Onboarding, retaining and servicing the providers within a Payer organization is becoming a core focus due to expansion into new markets and strict state and federal regulations around access to care. Providers have taken a back seat to member acquisition and retention, but as Payers move to new payment models and strategies combined with low provider satisfaction rates, there is an immediate need for a complete overhaul of the way providers are contracted. Payers are now looking at new ways to streamline the contracting process including the selection of a new robust digital platform. They will have to be careful to not fall into the same trap of selecting a system not intended for Healthcare payer contracting, systems with limited or no integration capabilities, poor reporting and not user-friendly. The business and IT teams need to work together to find solutions that will benefit the entire organization for years to come.
Below are the six core business functions critical to reducing the gap between the Payer and the Providers, while also ensuring a better user experience for all parties.
- Digital Contracts – The first requirement is that the solution is able to provide an Omni channel experience for Providers, so that contracts that could come in through different channels are managed within the same platform. The contract language has to be available in digital format and all accompanying supporting documents have to be stored in a central repository for all departments to access. Digital signatures are a must. Reporting on clause usage and edits within contracts will provide better insights for future contract creation and negotiation.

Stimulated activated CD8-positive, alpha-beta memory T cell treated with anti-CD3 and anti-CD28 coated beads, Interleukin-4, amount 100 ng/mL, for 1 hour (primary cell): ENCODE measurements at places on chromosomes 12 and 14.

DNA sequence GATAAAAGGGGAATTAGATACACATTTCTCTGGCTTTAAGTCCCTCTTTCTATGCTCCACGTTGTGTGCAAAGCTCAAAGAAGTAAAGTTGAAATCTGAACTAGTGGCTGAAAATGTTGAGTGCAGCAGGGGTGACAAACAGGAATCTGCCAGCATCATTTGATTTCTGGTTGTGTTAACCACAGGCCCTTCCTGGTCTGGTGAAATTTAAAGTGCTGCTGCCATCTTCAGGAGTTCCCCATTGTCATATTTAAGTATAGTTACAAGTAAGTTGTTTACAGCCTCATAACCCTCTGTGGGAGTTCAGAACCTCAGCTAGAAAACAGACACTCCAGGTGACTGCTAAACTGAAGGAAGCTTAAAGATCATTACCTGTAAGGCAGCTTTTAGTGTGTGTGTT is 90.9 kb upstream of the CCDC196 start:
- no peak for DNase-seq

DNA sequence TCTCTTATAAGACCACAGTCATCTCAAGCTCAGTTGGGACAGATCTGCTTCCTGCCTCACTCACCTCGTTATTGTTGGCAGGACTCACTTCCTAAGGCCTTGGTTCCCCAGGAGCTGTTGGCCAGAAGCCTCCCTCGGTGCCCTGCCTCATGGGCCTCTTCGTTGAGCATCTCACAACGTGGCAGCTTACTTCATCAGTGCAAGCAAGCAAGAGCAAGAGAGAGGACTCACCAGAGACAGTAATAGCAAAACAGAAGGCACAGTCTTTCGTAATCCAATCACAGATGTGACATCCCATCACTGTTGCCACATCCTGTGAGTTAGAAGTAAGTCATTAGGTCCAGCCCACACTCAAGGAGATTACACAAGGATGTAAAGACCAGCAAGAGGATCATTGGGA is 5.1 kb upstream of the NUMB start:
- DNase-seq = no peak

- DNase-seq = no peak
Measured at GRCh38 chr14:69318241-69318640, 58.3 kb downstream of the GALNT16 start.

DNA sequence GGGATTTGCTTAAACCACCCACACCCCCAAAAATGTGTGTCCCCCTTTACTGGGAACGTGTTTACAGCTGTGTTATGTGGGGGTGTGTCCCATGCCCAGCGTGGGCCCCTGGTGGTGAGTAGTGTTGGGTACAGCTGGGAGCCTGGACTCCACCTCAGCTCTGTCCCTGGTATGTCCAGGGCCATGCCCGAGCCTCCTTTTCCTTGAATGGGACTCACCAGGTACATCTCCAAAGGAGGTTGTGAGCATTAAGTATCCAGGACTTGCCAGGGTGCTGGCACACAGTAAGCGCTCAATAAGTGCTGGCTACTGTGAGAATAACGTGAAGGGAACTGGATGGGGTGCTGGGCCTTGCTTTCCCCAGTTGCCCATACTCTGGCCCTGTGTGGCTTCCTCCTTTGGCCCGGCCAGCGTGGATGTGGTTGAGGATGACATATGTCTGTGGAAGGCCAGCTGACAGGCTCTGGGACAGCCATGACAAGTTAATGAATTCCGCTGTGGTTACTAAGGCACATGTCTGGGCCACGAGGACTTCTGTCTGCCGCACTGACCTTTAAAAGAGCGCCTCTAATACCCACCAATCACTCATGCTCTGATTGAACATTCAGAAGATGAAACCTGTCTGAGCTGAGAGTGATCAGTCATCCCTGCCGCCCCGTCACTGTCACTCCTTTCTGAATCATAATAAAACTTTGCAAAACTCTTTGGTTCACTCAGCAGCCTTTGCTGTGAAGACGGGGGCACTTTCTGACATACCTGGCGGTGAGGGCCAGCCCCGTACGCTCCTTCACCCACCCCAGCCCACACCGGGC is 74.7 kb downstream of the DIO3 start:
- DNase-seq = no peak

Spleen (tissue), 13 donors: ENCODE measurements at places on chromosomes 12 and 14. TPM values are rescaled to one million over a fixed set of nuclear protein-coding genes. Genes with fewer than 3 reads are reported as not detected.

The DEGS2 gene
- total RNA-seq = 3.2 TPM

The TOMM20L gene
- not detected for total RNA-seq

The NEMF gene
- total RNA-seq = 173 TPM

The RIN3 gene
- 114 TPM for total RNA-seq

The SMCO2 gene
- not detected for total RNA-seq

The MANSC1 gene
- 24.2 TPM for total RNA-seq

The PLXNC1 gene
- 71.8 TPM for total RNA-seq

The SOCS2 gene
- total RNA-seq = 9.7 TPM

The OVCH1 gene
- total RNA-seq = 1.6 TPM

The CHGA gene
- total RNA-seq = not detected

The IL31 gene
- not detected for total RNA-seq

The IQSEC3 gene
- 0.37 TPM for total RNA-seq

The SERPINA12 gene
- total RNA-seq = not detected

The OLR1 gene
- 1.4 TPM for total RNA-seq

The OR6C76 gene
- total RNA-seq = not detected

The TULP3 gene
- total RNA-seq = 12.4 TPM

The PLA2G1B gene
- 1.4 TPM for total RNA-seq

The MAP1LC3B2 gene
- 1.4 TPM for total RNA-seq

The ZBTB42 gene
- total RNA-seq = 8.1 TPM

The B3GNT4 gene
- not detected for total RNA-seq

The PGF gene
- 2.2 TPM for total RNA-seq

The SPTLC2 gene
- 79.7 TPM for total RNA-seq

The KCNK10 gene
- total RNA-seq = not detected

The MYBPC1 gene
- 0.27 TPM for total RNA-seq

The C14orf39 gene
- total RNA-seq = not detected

- Fee Schedules – The solution should be able to easily integrate or provide a built-in solution to manage fee schedules that are an integral part of any contract. Ignoring this core requirement will often result in a situation where claims are not paid based on contracted values or that the pricing data has to be manually keyed into the claims systems resulting in huge revenue loss to Payers and in some instance Providers.
- Where Am I – The business users involved with the onboarding process should have transparency into the status of the provider application from any department. This clearly reduces multiple calls to the service desk and provider anxiety during the onboarding process. This tied with robust reporting of all functions will enable a true Provider 360 view.
- Auto Renewals – The solution should be able to auto identify contracts that are due for renewals based on a preset threshold day (30,45 or 60 days), and the required steps for renewal should be automated. This avoids manual tracking and outreach. The system should be able to perform automated provider verifications and outreach as required for missing information or documents. Auto tracking capabilities will allow the system to track the response of the request and notify the interested parties when all required information is available.
- Business User Capabilities – This feature enables users to manage most of the business functions like SLA’s, required documents checklist, skills, email templates, contract templates, reports and a lot more functions with no dependence on IT teams.
- Unified Platform – The most important capability is the ability to manage the end-to-end business process involved in Provider onboarding. This includes contracting, credentialing, configuring and servicing. This unified platform will act as the orchestration layer for all Provider updates (Add, Update, Term) and be able to feed the data to the backend systems with minimal errors.
Selecting the right platform will enable Payer organizations to lead the marketplace and increase Provider satisfaction, but careful evaluation of the many offering is critical in the buying process and for long-term success.
The article was originally published on Health IT Outcomes and is reposted here by permission.